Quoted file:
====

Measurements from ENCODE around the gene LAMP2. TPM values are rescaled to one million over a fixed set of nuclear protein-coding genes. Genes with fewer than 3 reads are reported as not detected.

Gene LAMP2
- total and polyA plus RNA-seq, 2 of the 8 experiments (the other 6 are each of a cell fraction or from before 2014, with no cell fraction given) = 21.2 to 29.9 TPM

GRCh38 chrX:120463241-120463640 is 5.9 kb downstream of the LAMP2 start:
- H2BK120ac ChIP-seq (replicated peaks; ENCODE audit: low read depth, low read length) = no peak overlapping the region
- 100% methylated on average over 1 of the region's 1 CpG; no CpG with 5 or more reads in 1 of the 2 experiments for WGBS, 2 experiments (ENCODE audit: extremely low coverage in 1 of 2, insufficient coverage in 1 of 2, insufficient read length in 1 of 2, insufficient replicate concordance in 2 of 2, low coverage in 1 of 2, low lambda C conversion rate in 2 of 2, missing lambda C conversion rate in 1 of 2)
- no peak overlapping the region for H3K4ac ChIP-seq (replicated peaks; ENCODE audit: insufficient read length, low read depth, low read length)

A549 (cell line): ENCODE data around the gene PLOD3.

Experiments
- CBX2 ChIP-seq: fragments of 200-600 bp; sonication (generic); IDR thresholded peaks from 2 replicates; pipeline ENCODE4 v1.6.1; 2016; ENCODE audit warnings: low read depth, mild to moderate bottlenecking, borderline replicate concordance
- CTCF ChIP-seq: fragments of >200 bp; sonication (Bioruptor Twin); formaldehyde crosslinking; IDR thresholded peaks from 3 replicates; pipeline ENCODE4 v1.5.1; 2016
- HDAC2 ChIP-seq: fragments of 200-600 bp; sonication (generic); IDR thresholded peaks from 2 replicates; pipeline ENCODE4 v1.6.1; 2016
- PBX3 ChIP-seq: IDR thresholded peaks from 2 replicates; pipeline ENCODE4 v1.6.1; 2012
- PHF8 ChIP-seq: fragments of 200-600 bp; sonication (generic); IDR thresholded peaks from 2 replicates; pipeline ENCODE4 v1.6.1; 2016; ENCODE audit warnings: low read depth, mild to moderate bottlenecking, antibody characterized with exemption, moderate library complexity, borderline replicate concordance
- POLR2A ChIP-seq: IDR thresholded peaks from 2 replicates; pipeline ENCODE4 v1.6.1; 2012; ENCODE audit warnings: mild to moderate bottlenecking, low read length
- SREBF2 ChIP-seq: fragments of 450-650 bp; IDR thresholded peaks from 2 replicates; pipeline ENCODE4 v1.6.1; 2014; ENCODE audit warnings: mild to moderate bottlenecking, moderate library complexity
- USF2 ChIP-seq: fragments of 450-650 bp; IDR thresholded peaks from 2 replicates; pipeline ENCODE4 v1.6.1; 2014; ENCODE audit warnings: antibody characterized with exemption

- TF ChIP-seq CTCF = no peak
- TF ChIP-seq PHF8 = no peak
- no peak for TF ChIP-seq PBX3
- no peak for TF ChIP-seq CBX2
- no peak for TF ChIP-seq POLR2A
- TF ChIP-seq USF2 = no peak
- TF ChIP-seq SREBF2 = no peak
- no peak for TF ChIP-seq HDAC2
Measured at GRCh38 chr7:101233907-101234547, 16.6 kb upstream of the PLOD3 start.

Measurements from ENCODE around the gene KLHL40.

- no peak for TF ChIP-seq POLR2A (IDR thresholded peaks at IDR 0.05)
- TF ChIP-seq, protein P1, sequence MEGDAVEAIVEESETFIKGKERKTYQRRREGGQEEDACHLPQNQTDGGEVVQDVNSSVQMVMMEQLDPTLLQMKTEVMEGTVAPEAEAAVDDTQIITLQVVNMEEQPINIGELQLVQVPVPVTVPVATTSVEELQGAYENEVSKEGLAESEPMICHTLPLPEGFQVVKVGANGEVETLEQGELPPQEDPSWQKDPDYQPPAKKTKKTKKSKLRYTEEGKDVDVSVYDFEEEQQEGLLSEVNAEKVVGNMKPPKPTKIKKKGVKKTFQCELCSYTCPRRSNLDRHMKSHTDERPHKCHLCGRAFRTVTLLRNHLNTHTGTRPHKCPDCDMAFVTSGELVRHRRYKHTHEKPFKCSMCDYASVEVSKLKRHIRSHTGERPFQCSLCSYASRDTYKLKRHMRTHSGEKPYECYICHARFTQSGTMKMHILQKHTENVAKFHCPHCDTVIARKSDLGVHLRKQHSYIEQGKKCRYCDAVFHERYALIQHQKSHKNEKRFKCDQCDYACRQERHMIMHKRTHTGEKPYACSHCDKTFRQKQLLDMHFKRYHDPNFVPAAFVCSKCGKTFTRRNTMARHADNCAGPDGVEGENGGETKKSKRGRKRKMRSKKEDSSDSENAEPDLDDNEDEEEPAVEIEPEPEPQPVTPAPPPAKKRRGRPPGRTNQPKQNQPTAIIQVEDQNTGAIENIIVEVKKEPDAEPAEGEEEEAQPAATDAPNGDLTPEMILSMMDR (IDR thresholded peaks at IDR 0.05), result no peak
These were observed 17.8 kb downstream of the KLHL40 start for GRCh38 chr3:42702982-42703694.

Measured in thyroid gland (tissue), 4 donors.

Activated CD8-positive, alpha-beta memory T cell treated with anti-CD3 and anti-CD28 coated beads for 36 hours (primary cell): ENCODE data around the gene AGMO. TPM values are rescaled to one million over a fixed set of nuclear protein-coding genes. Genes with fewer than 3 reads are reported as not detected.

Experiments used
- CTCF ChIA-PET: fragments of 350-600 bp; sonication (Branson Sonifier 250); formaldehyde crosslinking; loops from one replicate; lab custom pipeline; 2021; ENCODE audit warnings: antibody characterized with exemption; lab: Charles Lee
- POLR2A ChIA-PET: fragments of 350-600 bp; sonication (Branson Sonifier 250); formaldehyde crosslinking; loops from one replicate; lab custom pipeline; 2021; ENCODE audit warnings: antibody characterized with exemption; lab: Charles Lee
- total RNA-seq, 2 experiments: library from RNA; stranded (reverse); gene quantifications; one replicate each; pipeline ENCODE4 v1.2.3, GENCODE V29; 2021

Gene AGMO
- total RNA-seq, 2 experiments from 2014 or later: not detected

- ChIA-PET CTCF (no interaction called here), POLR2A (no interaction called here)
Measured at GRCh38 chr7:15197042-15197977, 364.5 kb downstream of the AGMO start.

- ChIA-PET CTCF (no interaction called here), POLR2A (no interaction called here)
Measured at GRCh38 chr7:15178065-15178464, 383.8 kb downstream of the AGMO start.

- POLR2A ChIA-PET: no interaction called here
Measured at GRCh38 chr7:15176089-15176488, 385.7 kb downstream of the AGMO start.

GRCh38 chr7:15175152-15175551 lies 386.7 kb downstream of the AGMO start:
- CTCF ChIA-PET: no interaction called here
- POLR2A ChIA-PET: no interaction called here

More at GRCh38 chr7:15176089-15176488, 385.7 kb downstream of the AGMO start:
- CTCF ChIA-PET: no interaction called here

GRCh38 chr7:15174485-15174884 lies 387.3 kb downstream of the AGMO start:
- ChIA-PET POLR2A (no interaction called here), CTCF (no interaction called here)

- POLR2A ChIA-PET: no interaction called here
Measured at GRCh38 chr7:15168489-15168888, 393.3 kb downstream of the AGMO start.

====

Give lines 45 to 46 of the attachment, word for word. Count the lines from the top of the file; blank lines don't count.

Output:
GRCh38 chr7:15175152-15175551 lies 386.7 kb downstream of the AGMO start:
- CTCF ChIA-PET: no interaction called here